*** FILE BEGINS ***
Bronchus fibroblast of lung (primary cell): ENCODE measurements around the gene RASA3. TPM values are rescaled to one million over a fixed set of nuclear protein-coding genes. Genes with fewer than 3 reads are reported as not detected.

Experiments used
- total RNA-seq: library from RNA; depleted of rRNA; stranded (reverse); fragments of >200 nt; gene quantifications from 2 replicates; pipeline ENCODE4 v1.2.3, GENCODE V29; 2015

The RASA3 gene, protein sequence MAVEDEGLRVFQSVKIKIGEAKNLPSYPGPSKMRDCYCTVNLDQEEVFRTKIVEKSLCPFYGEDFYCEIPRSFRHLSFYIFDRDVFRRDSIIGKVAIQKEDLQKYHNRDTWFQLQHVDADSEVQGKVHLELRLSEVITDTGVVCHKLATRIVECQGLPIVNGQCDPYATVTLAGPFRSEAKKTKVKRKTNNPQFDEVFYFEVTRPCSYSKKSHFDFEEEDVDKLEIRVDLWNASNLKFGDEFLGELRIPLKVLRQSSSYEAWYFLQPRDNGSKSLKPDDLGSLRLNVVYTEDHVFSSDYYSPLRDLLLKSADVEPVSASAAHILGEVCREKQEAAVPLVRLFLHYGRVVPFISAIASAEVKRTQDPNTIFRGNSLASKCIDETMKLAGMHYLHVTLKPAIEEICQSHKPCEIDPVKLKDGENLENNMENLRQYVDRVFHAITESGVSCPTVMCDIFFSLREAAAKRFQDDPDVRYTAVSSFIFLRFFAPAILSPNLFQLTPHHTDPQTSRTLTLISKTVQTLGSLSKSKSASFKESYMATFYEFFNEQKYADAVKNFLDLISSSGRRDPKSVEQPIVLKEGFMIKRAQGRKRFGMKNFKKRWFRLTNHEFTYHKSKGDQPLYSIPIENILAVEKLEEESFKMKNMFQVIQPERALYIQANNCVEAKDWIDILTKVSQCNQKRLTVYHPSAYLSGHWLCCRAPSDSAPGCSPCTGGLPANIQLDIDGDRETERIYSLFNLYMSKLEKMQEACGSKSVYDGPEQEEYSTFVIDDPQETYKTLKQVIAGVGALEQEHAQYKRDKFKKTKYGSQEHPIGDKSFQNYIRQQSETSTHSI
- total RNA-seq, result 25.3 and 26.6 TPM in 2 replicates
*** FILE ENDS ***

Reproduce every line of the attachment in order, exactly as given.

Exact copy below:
Bronchus fibroblast of lung (primary cell): ENCODE measurements around the gene RASA3. TPM values are rescaled to one million over a fixed set of nuclear protein-coding genes. Genes with fewer than 3 reads are reported as not detected.

Experiments used
- total RNA-seq: library from RNA; depleted of rRNA; stranded (reverse); fragments of >200 nt; gene quantifications from 2 replicates; pipeline ENCODE4 v1.2.3, GENCODE V29; 2015

The RASA3 gene, protein sequence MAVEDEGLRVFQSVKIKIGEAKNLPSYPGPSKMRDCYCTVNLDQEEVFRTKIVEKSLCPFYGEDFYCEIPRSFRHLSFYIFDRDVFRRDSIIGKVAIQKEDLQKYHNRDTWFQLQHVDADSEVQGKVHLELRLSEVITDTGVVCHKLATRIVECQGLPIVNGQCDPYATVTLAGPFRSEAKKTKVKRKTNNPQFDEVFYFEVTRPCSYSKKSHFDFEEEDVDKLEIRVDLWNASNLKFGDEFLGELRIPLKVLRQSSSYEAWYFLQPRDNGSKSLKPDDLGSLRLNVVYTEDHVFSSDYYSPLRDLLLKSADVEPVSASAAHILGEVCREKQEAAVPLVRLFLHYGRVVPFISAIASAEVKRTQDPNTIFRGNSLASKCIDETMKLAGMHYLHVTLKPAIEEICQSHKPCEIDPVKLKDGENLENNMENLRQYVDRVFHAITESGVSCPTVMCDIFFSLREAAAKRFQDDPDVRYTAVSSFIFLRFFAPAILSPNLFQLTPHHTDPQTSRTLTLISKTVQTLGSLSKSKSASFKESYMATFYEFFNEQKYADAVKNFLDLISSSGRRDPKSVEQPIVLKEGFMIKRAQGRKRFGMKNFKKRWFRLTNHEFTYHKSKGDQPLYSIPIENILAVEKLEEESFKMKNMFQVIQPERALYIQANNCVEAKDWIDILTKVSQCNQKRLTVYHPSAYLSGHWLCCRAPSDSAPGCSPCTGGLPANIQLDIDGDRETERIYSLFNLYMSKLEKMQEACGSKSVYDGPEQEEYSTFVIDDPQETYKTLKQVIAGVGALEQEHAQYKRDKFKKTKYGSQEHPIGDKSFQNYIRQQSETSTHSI
- total RNA-seq, result 25.3 and 26.6 TPM in 2 replicates